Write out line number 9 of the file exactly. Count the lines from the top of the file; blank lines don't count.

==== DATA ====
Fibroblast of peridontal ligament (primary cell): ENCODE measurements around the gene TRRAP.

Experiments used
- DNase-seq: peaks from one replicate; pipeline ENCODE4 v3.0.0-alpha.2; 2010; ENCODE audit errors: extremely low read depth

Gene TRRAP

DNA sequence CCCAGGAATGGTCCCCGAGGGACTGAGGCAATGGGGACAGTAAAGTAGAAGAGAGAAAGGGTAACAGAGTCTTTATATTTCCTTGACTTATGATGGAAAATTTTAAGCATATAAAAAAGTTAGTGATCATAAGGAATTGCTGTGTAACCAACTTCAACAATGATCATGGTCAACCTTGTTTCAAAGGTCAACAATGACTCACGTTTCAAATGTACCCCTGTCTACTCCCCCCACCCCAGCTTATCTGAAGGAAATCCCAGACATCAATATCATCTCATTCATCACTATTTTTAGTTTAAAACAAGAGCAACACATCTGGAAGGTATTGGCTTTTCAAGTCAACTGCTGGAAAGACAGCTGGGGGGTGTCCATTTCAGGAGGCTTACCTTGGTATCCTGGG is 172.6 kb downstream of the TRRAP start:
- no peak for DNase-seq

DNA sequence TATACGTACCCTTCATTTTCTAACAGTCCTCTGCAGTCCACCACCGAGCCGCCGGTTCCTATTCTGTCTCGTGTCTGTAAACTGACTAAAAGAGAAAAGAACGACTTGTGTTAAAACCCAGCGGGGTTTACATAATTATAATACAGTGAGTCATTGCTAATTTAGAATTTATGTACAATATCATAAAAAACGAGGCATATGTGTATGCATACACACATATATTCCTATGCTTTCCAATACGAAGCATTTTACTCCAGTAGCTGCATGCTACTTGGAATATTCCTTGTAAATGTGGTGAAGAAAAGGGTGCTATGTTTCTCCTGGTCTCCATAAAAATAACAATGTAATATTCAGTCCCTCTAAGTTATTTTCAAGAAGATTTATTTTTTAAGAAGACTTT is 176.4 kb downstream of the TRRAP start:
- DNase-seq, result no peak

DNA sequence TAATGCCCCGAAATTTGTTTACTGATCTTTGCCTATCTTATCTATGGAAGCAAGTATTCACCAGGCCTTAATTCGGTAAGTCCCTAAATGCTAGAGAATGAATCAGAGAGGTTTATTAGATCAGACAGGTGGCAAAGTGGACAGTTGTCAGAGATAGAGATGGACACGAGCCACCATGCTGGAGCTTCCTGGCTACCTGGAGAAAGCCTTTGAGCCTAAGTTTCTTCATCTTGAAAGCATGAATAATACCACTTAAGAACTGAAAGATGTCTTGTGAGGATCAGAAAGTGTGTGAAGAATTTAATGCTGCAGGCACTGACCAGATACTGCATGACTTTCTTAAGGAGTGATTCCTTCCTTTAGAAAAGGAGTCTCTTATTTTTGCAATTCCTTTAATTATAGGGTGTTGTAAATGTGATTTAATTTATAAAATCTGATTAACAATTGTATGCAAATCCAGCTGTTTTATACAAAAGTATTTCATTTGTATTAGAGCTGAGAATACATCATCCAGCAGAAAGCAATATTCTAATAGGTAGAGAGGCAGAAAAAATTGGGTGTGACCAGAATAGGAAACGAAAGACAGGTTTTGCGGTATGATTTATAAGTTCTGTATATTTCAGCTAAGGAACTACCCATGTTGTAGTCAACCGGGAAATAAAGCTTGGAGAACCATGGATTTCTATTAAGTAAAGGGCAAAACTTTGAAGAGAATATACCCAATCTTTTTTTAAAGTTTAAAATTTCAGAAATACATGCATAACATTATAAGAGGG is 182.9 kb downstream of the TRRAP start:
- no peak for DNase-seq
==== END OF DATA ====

DNA sequence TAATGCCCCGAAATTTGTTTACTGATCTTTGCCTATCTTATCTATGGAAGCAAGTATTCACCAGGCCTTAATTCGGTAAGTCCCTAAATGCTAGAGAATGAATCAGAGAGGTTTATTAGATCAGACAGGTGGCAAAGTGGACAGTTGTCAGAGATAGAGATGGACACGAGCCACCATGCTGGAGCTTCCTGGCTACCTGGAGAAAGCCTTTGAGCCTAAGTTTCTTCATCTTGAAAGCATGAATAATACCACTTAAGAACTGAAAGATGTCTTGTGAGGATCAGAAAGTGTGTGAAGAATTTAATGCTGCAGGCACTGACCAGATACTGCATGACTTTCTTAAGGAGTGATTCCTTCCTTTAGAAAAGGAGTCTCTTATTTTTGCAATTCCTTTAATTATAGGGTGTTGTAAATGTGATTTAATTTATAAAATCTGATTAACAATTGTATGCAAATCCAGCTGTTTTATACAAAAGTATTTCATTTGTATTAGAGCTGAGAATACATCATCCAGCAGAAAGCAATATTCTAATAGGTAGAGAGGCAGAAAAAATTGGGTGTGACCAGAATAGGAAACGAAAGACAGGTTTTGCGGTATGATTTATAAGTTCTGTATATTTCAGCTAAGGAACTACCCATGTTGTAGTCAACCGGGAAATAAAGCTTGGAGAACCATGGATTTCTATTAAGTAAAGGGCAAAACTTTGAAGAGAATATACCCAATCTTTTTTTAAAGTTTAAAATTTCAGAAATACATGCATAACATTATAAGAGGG is 182.9 kb downstream of the TRRAP start: